Analytic Strategy

Analyses were conducted using SPSS version 25. Sample descriptive statistics and zero-order correlations among study variables were examined. Three separate, two-step hierarchical regressions were conducted for each of the criterion variables: (1) fatigue severity; (2) pain intensity; and (3) pain disability. For all analyses, step 1 covariates included years living in the U.S., COVID-19 impact, gender identity (Ramos et al., 2020), age (Lautenbacher et al., 2017), education (Bakhshaie et al., 2017), number of health conditions (Qi et al., 2020), work life distress, and home life distress (Zerbe, 2020). Step 2 included total scores on the EA measure. Model fit for each of the steps was evaluated with the F statistic and an increase in variance accounted for as evidenced by a change in R2. Squared semi-partial correlations (sr2) were used as measures of effect size (interpreted as .01 = small, .09 = moderate, and .25 = large) (Cohen, 1988). A Bonferroni correction was employed; level of statistical significance was adjusted to .017 (i.e., .05/3).


Zero-order relations and descriptive statistics are presented in Table 1. Regression results are presented in Table 2. In terms of fatigue severity, step one of the model with covariates was statistically significant [R2 = .28, F(8, 167) = 7.54, p < .001] with COVID impact and number of health conditions emerging as statistically significant predictors. In step two, EA resulted in a statistically significant model (ΔR2 = .32, p < .001).

Table 1 Bivariate correlations and descriptive statistics
Table 2 Hierarchical regression results

In terms of pain intensity, step one of the model with covariates was statistically significant [R2 = .43, F(8, 167) = 17.03, p < .001] with COVID impact, home distress, and number of health conditions emerging as statistically significant predictors. In step two, EA resulted in a statistically significant model (ΔR2 = .11, p < .001).

In terms of pain disability, step one of the model with covariates was statistically significant [R2 = .36, F(8, 167) = 11.20, p < .001] with COVID impact, gender, health conditions, and home distress emerging as statistically significant predictors. In step two, EA remained a statistically significant predictor (ΔR2 = .15, p < .001).


The current study examined EA as an individual difference factor of potential importance to better understand fatigue severity, pain intensity, and pain disability during COVID-19 among Latinx adults. In line with expectation, EA was significantly related to fatigue severity, pain intensity, and pain disability. These significant associations were evident over and above the variance accounted for by years living in the U.S., COVID-19 impact, gender identity, age, education, number of health conditions, work life distress, and home life distress. Further, examination indicates the magnitude of these relations were clinically meaningful, with EA accounting for 11–32% of the (incremental) variance across criterion variables.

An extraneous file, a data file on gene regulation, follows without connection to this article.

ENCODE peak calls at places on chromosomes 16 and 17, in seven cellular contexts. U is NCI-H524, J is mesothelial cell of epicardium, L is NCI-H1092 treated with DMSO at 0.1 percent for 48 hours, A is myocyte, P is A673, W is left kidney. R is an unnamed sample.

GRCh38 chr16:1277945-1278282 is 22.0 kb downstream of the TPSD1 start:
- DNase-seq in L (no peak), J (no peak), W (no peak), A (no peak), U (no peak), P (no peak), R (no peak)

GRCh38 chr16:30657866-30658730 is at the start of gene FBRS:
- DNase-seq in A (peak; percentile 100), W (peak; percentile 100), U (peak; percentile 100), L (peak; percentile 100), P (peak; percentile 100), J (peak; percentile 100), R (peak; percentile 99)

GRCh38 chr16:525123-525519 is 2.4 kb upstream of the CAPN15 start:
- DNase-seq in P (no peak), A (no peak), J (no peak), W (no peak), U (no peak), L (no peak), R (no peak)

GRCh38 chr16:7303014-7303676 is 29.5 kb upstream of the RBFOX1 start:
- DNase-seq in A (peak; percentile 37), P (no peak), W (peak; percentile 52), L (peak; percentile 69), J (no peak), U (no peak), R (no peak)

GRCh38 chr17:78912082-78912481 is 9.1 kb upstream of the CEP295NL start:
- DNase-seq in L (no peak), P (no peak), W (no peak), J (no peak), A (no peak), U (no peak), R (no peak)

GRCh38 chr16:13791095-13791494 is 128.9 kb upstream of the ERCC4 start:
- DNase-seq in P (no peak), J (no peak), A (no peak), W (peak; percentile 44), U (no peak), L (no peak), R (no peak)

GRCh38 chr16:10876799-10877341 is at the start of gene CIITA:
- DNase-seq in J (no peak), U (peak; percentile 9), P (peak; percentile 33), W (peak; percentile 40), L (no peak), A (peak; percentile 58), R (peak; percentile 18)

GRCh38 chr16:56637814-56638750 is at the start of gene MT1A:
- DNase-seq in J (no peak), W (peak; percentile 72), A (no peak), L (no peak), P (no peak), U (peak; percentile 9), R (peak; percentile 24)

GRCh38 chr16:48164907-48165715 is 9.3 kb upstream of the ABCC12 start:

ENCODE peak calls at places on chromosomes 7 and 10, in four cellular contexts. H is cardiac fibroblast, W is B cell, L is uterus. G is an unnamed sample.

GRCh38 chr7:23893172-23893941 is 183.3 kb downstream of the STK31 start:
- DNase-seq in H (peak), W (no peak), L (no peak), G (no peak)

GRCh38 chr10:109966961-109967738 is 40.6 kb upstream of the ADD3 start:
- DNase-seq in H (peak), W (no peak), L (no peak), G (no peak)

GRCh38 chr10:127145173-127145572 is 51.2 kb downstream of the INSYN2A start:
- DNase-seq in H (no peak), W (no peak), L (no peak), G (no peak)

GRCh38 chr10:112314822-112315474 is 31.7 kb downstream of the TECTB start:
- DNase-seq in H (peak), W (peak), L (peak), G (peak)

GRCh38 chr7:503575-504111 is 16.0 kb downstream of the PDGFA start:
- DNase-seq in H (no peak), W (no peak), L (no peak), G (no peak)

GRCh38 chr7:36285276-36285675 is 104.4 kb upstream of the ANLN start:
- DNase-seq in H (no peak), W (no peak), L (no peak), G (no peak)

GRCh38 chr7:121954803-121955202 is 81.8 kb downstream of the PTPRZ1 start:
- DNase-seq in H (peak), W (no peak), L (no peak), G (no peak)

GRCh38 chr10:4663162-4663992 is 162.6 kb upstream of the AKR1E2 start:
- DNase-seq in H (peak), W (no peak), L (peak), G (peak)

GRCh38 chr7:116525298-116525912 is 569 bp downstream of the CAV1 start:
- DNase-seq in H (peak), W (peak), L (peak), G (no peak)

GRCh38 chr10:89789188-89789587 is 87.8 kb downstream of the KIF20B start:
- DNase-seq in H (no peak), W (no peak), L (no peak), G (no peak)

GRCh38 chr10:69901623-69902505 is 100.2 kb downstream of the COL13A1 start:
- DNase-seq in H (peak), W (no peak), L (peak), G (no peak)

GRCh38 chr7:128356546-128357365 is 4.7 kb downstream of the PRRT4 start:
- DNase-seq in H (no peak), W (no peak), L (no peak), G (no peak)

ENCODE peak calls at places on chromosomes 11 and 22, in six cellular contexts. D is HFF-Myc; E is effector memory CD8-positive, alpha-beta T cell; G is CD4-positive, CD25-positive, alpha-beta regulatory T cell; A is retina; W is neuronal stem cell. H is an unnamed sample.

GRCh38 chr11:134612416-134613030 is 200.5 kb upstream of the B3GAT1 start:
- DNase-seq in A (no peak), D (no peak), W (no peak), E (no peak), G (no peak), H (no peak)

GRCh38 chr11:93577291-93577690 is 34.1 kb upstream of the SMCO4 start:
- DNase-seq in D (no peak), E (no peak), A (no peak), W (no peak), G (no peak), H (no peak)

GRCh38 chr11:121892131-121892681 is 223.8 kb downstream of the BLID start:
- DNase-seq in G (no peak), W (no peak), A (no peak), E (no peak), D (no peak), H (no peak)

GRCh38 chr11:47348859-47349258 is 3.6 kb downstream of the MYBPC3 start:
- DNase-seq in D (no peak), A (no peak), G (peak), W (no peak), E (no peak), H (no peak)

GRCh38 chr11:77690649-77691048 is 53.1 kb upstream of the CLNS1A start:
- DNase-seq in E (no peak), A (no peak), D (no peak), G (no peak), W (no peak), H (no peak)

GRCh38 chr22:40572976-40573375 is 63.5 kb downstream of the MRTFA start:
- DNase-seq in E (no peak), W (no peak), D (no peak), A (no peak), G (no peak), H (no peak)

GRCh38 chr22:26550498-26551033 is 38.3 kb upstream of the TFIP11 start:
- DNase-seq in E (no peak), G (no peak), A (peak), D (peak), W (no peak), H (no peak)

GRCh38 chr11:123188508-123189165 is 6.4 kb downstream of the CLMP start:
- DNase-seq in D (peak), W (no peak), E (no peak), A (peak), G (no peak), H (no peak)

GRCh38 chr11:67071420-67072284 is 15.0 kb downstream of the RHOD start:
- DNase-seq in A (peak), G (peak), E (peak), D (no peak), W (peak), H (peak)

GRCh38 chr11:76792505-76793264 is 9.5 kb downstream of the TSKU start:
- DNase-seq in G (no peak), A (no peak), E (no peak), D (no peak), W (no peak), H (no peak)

The current findings help bridge previous studies that highlight the importance of EA in terms of behavioral and mental health among the Latinx population in pre-pandemic research (Bakhshaie et al., 2017; Raines et al., 2018; Zvolensky et al., 2020b). These results provide initial empirical evidence that EA may be an important individual difference factor for better understanding the experience of fatigue and pain in the context of COVID-19 among Latinx adults. Theoretically, repeated attempts to escape or avoid aversive somatic symptoms during a large-scale disaster, such as the COVID-19 pandemic, may exacerbate the severity of symptoms and distress related to such bodily perturbation (Aldrich et al., 2000). Thus, while situational specific scape/avoidance of an identified threat is certainly adaptative (Eippert et al., 2007), the current data and past work suggests EA, which reflects a persistent avoidance of distressing internal experiences and contexts, is a dysfunctional psychological process. Indeed, in the current study, EA demonstrated clear incremental predictive utility after adjusting for the emotional impact of COVID-19, suggesting that how Latinx persons respond to internal stimuli (i.e., accepting vs. avoidant) may influence health-related processes relative to the severity of COVID-19 distress. This does not mean in any way that Latinx persons are the only group wherein EA is relevant. In fact, EA should be theoretically relevant to persons of different races/ethnicities. Yet, building from this work, one logical next step in this line of research will be to examine the mediating role of EA in improvements in pain and fatigue for Latinx and other persons seeking treatment for such health problems in context of COVID-19 and its aftermath.